example, of nutrients. A polluter with a
nitrogen or phosphorus discharge level lower
than the required standard may sell waterquality credits to a polluter with a waterquality deficit. A strong legislative framework
is needed which establishes the total allowable
emissions for point sources.

Reducing environmental impacts through good agricultural practices is usually less


expensive than investing in technology for point source control. Under the nutrient
trading scheme, farmers in the United States who use good agricultural practices sell
their nutrient credits to industries. By buying such credits, the latter can exceed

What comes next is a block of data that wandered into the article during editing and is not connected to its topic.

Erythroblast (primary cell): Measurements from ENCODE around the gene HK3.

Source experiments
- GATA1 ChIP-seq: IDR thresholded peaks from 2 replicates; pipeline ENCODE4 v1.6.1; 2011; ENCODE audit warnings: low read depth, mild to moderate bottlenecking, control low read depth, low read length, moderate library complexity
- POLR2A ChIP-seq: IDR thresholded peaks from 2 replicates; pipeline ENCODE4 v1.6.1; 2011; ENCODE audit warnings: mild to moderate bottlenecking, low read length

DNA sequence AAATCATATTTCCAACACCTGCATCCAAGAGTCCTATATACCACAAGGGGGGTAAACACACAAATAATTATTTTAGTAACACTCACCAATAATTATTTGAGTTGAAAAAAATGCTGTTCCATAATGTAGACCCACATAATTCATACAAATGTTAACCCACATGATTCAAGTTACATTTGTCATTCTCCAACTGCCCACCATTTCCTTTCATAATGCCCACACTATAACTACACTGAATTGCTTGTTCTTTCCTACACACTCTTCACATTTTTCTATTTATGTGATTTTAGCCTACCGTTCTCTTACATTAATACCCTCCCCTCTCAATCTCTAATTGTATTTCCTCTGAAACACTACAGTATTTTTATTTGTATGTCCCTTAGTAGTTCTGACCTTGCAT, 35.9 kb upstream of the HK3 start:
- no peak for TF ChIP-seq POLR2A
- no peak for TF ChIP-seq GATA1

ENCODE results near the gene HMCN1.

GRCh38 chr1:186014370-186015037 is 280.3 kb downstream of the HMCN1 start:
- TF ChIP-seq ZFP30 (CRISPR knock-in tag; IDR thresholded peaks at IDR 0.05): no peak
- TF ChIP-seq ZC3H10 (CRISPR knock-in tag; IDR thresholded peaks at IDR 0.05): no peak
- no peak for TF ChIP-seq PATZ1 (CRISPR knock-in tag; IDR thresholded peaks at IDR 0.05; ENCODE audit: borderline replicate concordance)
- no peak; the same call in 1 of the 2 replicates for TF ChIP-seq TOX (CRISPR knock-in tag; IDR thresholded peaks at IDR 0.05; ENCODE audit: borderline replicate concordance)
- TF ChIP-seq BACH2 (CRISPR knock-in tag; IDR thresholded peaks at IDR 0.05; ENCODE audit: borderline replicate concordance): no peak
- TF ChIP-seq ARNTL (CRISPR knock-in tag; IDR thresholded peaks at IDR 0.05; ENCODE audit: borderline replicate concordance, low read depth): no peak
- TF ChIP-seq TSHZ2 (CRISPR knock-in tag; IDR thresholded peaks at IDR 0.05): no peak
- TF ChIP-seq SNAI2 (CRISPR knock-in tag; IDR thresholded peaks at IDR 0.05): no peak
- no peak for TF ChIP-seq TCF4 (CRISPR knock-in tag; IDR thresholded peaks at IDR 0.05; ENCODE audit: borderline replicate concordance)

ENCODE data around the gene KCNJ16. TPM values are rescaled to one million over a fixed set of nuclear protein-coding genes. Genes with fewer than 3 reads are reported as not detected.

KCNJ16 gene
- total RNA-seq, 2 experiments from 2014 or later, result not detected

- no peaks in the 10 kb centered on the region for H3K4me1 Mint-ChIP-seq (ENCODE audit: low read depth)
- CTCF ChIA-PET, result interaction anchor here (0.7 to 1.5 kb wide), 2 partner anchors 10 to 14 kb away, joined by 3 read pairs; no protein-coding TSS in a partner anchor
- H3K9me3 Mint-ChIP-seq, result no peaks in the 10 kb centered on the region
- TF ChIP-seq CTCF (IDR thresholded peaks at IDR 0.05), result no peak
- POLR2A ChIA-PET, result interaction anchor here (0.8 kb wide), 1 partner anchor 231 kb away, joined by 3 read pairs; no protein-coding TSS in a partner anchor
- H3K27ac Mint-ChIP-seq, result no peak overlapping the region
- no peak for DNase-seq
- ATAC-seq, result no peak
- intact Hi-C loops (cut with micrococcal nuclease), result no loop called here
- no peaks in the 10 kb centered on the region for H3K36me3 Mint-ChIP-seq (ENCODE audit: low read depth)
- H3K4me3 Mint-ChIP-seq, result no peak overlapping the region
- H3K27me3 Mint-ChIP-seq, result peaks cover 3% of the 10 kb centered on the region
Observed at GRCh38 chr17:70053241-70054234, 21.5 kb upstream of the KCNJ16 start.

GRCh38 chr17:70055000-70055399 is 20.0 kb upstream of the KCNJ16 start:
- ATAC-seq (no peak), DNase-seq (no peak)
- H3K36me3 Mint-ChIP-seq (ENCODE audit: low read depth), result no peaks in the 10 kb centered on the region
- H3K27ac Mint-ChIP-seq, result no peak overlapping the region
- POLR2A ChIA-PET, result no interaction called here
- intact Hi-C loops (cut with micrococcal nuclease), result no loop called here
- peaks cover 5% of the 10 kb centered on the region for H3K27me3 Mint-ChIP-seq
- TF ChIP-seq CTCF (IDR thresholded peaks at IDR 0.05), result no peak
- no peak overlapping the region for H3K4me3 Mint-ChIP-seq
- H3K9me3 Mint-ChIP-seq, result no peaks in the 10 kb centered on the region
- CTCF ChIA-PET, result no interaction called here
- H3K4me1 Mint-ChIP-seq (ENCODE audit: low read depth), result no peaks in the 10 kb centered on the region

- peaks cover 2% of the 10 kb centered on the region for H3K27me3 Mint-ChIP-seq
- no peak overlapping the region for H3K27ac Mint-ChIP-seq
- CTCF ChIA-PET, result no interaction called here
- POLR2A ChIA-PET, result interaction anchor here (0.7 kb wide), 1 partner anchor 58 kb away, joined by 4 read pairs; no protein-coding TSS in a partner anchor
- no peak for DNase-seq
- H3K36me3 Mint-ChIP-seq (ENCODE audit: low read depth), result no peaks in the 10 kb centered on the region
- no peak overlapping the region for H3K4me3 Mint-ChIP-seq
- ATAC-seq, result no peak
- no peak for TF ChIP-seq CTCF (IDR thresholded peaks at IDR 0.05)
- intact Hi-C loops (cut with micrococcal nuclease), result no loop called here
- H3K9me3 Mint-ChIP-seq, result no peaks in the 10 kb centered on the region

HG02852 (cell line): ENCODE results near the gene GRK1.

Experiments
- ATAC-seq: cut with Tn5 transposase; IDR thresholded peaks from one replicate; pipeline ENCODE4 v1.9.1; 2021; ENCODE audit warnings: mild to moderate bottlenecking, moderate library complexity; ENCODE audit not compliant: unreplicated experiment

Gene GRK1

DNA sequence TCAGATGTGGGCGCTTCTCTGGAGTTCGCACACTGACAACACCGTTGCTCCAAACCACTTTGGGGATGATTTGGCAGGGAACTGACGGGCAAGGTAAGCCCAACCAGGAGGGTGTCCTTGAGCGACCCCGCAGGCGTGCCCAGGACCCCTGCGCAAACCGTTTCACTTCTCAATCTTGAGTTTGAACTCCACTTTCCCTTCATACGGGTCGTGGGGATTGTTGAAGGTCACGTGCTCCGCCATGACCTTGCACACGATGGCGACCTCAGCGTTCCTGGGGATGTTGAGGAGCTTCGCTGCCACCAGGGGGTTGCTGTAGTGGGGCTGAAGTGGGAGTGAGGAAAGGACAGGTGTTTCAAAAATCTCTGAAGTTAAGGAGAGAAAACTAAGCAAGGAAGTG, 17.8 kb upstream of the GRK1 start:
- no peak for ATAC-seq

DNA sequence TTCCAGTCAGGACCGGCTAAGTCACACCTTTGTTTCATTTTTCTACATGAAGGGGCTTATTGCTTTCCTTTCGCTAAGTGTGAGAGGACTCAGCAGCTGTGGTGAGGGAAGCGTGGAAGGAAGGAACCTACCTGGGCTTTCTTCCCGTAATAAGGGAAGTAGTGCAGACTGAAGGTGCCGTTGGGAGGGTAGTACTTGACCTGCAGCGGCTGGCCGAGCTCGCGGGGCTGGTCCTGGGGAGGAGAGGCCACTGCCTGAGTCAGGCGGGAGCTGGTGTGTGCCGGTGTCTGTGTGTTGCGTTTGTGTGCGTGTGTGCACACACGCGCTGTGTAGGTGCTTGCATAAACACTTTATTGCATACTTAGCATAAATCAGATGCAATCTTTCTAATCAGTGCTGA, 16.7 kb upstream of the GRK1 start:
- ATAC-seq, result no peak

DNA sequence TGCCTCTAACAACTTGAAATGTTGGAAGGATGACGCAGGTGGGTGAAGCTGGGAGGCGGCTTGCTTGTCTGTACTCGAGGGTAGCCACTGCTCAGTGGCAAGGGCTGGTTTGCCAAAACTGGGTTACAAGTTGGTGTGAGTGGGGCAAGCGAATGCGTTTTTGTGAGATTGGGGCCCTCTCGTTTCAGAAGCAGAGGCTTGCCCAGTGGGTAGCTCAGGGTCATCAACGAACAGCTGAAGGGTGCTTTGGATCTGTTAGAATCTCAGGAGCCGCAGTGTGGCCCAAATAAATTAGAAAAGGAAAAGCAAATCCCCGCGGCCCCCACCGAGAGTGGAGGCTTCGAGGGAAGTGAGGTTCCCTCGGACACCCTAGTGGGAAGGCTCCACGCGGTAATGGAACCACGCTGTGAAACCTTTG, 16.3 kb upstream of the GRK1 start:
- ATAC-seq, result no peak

allowable emission ceilings rather than investing in pollution abatement technologies.
The scheme seems to be flexible and cost-effective. One example is the management
of the Chesapeake catchment area. An agreement on water-quality standards among the
seven political bodies sharing the basin was necessary to allow trading of water credits,
equivalent to nutrient credits, which will be offered for sale in order to pay farmers to
reduce their nonpoint source emissions of nitrogen and phosphorus.
9

The proven capacity to mobilize local


financial resources through a direct provideruser relationship and put ecosystem services
at central stage in the management of natural
resources is an enormous achievement that
is promising for future PES development.
However, caution is needed with regard to the
final impact and sustainability of water-related
PES in river basin management. PES will
not replace traditional command-and-control
approaches but only supplement them. PES
should be demand driven and need political